Spanish Language Learners

Radio Writing

When kids born in Mexico, but raised in the U.S., return home for high school.

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Fidel Avalos, far right, in Nogales, Mexico, in 2011.

Listen to the story on The World here.

Lisa Mullins: After Arizona signed its controversial immigration bill last summer, the Mexican border state Sonora saw a surge of enrollment in their schools. Kids born or raised in the U.S. were coming back to Mexico and many did not read, write, or even speak Spanish. Now Sonoran schools are faced with a problem all too familiar to many American school districts — the task of educating students who don’t speak the language and don’t know the culture. From the Fronteras Desk at KJZZ, Devin Browne reports.

Devin: Fidel Avalos is the only 16-year-old at the 38th Secundaria School in Nogales, Mexico who sounds like this:

Fidel, in a thick Southern accent: Like I said, my English is better than my Spanish.

Devin: Fidel was born in  Mexico but raised in Raleigh, North Carolina. He grew up listening to his mom speak Spanish, but he always answered her in English. He never learned to read or write in Spanish, so when he started school in Mexico last fall, he was lost.

Fidel: Yeah so I had problems with it, I struggle with the words, with the homework that they give me because it’s in Spanish.

Devin: This was a problem not only for Fidel, but also for Sonora’s department of education. The number of migrant school kids from the U.S. has gone up by nearly twenty-five percent in the past year. These families returned mostly because of the lagging American economy and rising deportations. About 9,000 of these students are in Sonora, with varying levels of Spanish. Many teachers aren’t quite sure what to do with them, Nogales’s Superintendent of schools, Sandra Hernandez, says.

Sandra: They say, what am I going to do if he doesn’t understand Spanish? Don’t be afraid, we can work with him — because he’s only one, two, three per class.

Devin: The numbers are still small, compared to the numbers of English learners in say Arizona schools (more than 100,000) or California (more than 1,000,000), so the students learning Spanish in Sonora have an advantage that many kids learning English in the U.S. do not have, which is a chance at real immersion with native speakers. The kids in Nogales are in homes with parents or grandparents who speak Spanish. They’re in neighborhoods where all the signs are in Spanish. This is often unlike the situation many Spanish-speaking kids find themselves in in the U.S., where immigrant children often live in communities where school is an island of English, and everything else around them is in another language.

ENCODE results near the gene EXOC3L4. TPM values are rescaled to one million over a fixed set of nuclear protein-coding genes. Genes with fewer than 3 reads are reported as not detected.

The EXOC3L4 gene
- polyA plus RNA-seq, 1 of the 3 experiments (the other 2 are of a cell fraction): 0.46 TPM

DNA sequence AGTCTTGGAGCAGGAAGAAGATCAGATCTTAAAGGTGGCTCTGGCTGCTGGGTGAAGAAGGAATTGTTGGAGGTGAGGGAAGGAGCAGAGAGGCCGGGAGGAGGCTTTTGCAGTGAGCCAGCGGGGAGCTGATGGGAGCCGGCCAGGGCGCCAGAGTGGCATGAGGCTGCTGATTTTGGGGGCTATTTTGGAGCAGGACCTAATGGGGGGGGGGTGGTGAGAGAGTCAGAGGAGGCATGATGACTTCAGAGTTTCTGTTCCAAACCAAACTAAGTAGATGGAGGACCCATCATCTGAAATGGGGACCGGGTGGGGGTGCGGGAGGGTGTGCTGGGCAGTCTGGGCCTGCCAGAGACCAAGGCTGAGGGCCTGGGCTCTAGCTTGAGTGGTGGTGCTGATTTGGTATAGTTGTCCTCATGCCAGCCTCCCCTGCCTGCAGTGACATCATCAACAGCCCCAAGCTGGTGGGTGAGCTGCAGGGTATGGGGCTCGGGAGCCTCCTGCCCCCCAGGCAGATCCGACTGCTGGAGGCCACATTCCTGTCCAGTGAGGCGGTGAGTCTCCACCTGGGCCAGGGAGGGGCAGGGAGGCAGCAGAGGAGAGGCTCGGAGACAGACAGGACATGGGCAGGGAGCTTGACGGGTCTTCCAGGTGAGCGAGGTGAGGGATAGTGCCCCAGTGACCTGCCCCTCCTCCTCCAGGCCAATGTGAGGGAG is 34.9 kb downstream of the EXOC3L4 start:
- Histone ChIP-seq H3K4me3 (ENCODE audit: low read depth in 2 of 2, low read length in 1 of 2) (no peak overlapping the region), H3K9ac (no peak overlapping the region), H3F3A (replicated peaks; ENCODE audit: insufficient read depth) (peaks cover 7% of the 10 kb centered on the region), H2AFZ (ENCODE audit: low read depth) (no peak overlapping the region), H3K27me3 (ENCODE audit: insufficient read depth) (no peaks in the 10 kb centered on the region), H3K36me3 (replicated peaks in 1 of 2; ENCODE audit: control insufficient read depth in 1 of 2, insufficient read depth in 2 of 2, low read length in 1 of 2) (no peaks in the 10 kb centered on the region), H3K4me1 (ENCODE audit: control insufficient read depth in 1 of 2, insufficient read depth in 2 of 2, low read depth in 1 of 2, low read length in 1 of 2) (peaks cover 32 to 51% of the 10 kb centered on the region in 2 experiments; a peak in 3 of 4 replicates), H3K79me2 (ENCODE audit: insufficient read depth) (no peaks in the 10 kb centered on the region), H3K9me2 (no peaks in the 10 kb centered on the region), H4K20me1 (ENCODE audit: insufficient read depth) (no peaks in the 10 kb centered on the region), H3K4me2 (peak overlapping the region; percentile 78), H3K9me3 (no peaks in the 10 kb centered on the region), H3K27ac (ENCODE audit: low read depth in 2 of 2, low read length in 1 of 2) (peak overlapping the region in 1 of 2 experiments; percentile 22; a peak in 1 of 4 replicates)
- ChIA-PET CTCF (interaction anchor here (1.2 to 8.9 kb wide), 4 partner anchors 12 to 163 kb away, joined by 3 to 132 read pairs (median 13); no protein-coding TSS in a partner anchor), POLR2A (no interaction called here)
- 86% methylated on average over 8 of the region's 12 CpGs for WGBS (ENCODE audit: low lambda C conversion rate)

Sandra: When a kid comes from the United States, they learn Spanish so fast, believe me.

Devin: She’s so confident, in fact, that the program school officials in Sonora are launching has less to do with language development and more to do with emotional well-being. This is because, as Department’s Jesús Ramirez Cordobo notes, most of the migrant students are unhappy here; as many as 80% indicated they want to go back to the U.S. Most are here because their parents were deported, or feared they would be. (Some also checked “a lagging American economy” on a recent survey.)

Jesús: They were changed from one place to another without being asked. Their parents just got them, brought them over or maybe their parents were brought over without asking them. And that made them feel not very good, not very well.

Fidel: When I had just got here, I was so depressed. I didn’t want to go to classes, I didn’t want to eat, I didn’t even want to talk to my mom. I just wanted to go back.

Devin: In addition, Fidel and his friend Marco Torres, who grew up in Arizona, report that their American habits earn them no popularity points with their new Mexican classmates. If the teasing isn’t about their Justin-Bieber-like haircuts, then it’s about their music or their clothes.

Fidel: They told us to stop wearing skinny jeans.

Marcos: And people here tease you because, they call you gringo and stuff like that!   

Fidel: They act like we weren’t Mexicans like them.

Devin: Which, Fidel says, he isn’t. He likes football and friend chicken and a girl named Kalee. He’s too American. And all he wants is to go back to Raleigh — the place he says he’s really from.

Fidel: Yeah, I came here and seen what it’s like and I just want to go back and not come back here. Ever.

Devin: Fidel’s recently applied to renew his visa, so that he can go back to North Carolina and live with his uncle while he finishes high school.  His application is pending.